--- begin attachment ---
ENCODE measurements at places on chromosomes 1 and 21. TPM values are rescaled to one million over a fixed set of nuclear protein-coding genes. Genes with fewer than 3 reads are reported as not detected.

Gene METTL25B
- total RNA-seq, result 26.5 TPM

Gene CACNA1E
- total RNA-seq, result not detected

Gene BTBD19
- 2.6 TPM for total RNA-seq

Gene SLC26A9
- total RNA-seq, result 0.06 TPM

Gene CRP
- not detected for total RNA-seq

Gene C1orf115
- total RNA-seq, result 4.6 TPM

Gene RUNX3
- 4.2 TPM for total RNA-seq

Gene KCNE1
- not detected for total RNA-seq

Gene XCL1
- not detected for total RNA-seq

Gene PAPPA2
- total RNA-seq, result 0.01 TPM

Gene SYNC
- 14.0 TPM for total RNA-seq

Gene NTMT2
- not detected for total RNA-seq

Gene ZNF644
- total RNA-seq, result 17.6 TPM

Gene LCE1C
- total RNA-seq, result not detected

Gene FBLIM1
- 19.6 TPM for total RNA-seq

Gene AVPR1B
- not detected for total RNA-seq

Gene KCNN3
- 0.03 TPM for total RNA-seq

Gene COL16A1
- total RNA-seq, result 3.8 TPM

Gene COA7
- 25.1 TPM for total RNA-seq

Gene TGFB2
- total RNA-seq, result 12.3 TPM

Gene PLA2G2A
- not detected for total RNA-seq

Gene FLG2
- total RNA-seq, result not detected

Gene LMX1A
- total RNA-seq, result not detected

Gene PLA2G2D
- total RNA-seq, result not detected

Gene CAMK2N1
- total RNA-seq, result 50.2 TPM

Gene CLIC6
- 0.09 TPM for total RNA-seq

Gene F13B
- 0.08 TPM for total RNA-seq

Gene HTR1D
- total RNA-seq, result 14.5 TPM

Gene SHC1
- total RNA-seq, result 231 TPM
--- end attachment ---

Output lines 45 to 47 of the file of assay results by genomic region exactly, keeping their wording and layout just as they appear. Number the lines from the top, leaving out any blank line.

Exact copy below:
- total RNA-seq, result not detected

Gene LMX1A
- total RNA-seq, result not detected